A hearing committee of the Chicago Mercantile Exchange held that Aaron Wilkey and Melissa Wilkey, husband and wife, violated exchange rules when, on multiple occasions between December 2012 and April 2013, they entered into futures transactions to transfer equity from accounts controlled by Mr. Wilkey to an account controlled by Ms. Wilkey. Some of the trades were supposedly executed non-competitively on Globex, while others were allegedly done in the open market. Mr. Wilkey was also found to have engaged in 42 prearranged transactions from June 1, 2011, to August 31, 2011, to transfer equity from his mother’s account to his wife’s account. As sanctions, Mr. and Ms. Wilkey were each permanently barred from trading CME Group products and ordered to pay a US $100,000 fine and, jointly and severally, to pay US $23,000 in restitution and US $40,925 in disgorgement. Separately, Case Gabel and Zachary May each agreed to pay a fine of US $30,000 and be suspended from trading CME Group products for five days to resolve charges brought by CME that, on multiple occasions in 2012, they matched buy and sell orders for Live Cattle futures contracts for accounts with common beneficial ownership to freshen delivery dates.
Compliance Weeds: For products settling by physical delivery against the oldest open long position (e.g., Live Cattle futures contracts), both the CBOT and CME permit the liquidation and re-establishment of futures positions intraday to defer physical delivery. However, relevant trades for a single account or accounts with common beneficial ownership must be competitively executed and must be independent transactions subject to market risk. CME Group will regard pre-arranged purchases and sales or buys and sells executed as part of an express or implied agreement for a single account or accounts with common beneficial ownership to constitute prohibited wash trades. (Click here to access CME Group Market Regulation Advisory Notice RA1411-5RR (January 6, 2015), question and answer 8.)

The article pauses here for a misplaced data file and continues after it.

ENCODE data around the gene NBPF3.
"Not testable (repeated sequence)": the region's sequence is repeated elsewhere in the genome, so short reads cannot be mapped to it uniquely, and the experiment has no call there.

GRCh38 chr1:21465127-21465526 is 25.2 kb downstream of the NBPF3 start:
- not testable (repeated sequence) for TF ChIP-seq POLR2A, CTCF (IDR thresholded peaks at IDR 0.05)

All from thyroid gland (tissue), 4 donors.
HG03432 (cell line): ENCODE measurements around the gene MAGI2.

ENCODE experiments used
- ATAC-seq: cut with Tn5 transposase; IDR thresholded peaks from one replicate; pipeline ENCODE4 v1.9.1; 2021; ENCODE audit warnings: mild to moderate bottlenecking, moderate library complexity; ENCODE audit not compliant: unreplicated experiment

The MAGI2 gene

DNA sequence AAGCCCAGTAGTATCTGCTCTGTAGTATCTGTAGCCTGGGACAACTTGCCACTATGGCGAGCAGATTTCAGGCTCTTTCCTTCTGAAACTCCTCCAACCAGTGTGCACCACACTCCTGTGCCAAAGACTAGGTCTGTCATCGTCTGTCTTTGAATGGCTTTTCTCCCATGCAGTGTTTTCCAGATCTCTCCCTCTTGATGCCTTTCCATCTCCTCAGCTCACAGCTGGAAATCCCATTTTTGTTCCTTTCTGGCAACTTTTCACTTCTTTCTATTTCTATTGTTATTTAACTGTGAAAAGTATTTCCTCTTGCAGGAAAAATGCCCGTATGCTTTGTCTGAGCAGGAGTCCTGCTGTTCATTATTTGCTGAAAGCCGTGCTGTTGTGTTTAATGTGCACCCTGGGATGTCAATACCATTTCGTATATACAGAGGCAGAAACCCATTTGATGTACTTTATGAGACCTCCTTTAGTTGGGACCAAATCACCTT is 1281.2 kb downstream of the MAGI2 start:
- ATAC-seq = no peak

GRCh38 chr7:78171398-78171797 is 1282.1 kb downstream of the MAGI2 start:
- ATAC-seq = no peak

Legal Weeds: In the relatively early days of the Commodity Futures Trading Commission, the CFTC sought to ban the practice of freshening positions to defer delivery through an enforcement action against Manning Stoller, who had engaged in such practice to avoid taking delivery of potatoes on his New York Mercantile Exchange futures contracts in May 1976. He did this because he believed potato prices were artificially depressed. However, this marked the first time that the CFTC, or its predecessor agency, the Commodity Exchange Authority, had formally suggested that freshening –a then common industry practice– constituted prohibited wash sales. Ultimately the US Court of Appeals in New York held that, although the CFTC could take this position, it could not do so for the first time in an enforcement action against defendant. According to the court, “if the Commission suddenly changes its view …with respect to what transactions are ‘bona fide trading transactions,’ it may not charge a knowing violation of that revised standard and thereby cause undue prejudice to a litigant who may have relied on the agency's prior policy or interpretation.” (Click here to access the decision in Stoller v. Commodity Futures Trading Commission, 834 F2d 262 (2d Cir 1987).)